Chapman’s recommends two sections of galvanized chain: a heavier, primary chain and a lighter, secondary chain. The primary (ground) chain lies on the bottom. Its length should be 1 1/2 times maximum water depth. The secondary (riding) chain, is connected to the ground chain with a galvanized shackle or swivel. It’s usually half the size of the ground chain and equal in length to maximum water depth. The heavier chain is not used for the entire run so that the mooring buoy does not have to support an excessive amount of weight. Chain should be as large as possible—make the riding chain at least double the size of the chain on your anchor rode.
The sole purpose of the mooring buoy is to support the mooring chain. The two preferred designs for mooring buoys are a traditional buoy with hardware or a buoy with a tube through the center. Both offer reliable flotation and will last for several seasons, depending upon the salinity of the water. Obviously, freshwater applications will extend the useful life of any mooring system.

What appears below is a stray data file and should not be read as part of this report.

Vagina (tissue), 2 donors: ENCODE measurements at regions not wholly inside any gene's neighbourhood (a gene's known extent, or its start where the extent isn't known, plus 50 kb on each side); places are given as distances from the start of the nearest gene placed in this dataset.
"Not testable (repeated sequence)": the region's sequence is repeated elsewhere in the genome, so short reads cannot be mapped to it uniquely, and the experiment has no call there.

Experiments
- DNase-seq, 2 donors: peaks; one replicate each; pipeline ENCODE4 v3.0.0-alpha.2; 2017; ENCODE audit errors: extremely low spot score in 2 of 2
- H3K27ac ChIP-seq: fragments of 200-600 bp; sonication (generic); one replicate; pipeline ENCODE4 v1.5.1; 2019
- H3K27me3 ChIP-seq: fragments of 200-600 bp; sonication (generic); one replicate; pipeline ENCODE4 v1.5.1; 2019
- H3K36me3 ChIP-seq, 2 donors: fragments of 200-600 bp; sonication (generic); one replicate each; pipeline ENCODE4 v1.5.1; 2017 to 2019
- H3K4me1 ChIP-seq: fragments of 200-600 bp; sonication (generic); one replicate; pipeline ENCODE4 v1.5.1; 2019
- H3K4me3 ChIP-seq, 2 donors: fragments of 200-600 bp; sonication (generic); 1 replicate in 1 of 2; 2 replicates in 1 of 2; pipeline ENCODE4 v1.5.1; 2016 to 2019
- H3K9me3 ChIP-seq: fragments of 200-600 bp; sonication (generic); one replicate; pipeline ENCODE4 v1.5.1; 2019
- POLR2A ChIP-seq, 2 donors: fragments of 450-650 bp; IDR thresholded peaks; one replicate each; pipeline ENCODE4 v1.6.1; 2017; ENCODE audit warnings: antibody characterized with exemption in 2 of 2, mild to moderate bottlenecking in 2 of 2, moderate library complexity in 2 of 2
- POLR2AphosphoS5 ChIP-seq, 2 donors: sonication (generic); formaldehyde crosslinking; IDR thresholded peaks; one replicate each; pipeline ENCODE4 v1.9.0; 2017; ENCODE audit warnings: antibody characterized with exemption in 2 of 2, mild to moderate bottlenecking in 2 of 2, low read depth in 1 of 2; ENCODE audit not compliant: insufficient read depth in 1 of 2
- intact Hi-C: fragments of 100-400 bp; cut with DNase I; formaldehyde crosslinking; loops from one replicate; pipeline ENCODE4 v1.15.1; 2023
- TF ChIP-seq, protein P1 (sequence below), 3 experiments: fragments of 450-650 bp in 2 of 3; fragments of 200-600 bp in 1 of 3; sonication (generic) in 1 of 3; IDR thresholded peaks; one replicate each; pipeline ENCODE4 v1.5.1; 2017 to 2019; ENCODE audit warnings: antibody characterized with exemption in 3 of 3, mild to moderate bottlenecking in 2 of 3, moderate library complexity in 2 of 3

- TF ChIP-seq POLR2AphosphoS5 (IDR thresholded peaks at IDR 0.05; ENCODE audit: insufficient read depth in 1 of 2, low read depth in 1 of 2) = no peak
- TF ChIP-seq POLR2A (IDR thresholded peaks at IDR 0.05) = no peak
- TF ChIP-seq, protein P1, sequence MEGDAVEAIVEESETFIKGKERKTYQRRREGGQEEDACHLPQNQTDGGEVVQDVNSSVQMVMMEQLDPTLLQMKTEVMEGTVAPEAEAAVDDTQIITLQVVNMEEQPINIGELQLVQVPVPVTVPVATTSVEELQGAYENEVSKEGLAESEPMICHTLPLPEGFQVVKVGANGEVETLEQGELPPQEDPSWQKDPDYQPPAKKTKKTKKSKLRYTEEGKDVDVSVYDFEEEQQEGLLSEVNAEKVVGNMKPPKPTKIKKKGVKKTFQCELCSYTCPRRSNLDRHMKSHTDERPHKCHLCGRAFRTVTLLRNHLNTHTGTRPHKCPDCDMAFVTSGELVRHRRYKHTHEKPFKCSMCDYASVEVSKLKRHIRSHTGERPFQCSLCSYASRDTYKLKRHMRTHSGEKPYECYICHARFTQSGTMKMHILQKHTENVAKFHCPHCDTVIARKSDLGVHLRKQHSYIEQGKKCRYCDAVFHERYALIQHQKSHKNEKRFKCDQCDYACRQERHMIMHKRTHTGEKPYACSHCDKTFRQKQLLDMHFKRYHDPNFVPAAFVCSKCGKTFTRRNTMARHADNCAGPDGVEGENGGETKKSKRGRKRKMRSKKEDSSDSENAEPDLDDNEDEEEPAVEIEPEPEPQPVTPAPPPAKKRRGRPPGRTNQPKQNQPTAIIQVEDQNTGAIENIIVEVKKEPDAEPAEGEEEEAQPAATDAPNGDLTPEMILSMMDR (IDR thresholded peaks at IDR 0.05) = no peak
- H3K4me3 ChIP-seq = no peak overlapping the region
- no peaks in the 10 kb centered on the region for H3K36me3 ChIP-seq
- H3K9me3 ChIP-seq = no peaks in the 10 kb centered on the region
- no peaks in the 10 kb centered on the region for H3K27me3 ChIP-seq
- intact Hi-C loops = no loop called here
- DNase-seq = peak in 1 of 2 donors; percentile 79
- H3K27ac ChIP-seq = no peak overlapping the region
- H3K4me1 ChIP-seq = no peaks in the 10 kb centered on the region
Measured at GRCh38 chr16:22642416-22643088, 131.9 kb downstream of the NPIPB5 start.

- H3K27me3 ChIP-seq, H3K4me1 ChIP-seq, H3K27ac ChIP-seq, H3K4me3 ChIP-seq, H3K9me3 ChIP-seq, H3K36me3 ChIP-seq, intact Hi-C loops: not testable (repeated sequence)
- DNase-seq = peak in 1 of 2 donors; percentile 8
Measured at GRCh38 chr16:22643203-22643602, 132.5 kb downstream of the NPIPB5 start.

The buoy must have about twice as much flotation as the suspended chain has weight in order for it to ride high enough in the water to be visible. The Taylor Sur-Moor™ T3C™ buoys allow you to pass the chain through the center of the buoy, and attach the pendant on top. Secure the mooring chain at the top using a 4″ galvanized O-ring, such as Model 201105, and add the T3C™ Mooring Collar to protect the buoy from wear by the anchor chain and extend its lifespan.
The pendant (pronounced “pennant”) attaches the chain to the boat. Large-diameter three-strand nylon line is used because its inherent elasticity (stretching about 10 percent under a load equaling 20 percent of its tensile strength) allows it to act as a shock absorber. Polyester line, Dyneema line or stainless steel wire is preferred by some for better chafe resistance. Length should be about 2 1/2 times freeboard. Diameter should be as large as is practical—it must be able to fit through bow chocks and around a bow cleat.
Effective chafe protection is recommended for the point where the pendant passes through a chock. This is critical, as failure caused by chafe at this location is one of the main reasons why boats end up on the beach. A light pick-up buoy at the boat end makes it easy to grab the pendant.